So, not only was the substitution messy, but we also have a
messy answer, but again that’s life on occasion.
[Return to Problems]
(d)
This problem not as bad as it looks. Here is the substitution and converted
limits.
The cosine in the very front of the integrand will get
substituted away in the differential and so this integrand actually
simplifies down significantly. Here is
the integral.
Don’t get excited about these kinds of answers. On occasion we will end up with trig
function evaluations like this.
[Return to Problems]
(e)
This is also a tricky substitution (at least until you see
it). Here it is,
Here is the integral.
[Return to Problems]

In this last set of examples we saw some tricky
substitutions and messy limits, but these are a fact of life with some
substitution problems and so we need to be prepared for dealing with them when
they happen.
Even and Odd
Functions
This is the last topic that we need to discuss in this
chapter. It is probably better suited in
the previous section, but that section has already gotten fairly large so I
decided to put it here.
First, recall that an even function is any function which
satisfies,
Typical examples of even functions are,
An odd function is any function which satisfies,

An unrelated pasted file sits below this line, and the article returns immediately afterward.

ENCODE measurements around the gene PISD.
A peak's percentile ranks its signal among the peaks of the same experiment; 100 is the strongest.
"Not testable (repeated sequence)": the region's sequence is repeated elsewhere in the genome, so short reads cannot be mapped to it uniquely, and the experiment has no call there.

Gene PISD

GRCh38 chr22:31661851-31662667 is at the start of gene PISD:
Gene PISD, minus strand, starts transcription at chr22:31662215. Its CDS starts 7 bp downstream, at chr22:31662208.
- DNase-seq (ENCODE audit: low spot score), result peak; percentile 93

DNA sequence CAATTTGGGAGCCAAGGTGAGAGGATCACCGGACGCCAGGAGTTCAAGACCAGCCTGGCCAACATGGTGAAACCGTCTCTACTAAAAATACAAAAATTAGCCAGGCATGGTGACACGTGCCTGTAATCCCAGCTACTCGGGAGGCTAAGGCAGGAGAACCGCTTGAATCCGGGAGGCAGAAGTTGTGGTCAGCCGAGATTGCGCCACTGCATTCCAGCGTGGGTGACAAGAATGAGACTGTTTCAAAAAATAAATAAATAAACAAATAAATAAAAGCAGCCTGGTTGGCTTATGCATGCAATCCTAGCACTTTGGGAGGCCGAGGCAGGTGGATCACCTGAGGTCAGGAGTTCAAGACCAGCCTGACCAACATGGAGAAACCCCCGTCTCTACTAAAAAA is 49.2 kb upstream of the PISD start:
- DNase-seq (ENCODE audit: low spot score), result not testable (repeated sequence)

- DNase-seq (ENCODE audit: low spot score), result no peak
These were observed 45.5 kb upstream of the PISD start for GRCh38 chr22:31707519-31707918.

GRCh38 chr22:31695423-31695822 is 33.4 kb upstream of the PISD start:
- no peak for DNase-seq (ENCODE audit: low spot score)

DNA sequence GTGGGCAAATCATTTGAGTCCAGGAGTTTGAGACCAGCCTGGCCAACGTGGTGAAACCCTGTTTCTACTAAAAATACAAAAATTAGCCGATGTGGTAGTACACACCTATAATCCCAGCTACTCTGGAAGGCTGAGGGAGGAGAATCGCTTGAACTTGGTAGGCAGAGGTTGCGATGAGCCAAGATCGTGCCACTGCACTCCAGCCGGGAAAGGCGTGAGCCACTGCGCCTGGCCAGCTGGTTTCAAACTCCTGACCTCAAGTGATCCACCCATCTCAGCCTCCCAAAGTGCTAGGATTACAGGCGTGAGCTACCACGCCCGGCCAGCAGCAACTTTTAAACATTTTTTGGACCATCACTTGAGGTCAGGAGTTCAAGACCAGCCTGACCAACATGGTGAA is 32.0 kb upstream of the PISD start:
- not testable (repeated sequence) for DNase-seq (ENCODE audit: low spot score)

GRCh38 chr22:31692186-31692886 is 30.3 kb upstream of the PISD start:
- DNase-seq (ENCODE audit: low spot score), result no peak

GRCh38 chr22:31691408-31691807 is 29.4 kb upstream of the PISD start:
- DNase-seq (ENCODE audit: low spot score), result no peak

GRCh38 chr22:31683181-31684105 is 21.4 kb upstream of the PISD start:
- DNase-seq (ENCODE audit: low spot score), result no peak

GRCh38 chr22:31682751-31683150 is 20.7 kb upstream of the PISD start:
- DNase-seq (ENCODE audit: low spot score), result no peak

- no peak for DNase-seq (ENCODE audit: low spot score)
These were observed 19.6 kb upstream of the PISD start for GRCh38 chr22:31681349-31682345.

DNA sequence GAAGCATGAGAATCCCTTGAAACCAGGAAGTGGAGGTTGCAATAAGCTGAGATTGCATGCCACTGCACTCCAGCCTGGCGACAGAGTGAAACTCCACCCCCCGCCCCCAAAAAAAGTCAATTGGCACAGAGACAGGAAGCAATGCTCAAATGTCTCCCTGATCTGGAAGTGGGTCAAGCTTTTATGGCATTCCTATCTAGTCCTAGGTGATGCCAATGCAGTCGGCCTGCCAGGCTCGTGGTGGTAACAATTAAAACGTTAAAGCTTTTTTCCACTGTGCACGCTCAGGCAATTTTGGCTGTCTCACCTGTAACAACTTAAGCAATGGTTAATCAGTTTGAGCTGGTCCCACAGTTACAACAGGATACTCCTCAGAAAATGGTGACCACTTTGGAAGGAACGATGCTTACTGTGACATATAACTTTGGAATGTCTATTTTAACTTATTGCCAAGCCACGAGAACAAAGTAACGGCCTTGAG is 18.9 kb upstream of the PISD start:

The typical examples of odd functions are,
There are a couple of nice facts about integrating even and
odd functions over the interval [a,a]. If f(x)
is an even function then,
Likewise, if f(x)
is an odd function then,
Note that in order to use these facts the limit of
integration must be the same number, but opposite signs!
Example 5 Integrate
each of the following.
(a) [Solution]
(b) [Solution]
Solution
Neither of these are terribly difficult integrals, but we
can use the facts on them anyway.
(a)
In this case the integrand is even and the interval is
correct so,
So, using the fact cut the evaluation in half (in essence
since one of the new limits was zero).
[Return to Problems]
(b)
The integrand in this case is odd and the interval is in
the correct form and so we don’t even need to integrate. Just use the fact.
[Return to Problems]

Note that the limits of integration are important here. Take the last integral as an example. A small change to the limits will not give us
zero.
The moral here is to be careful and not misuse these facts.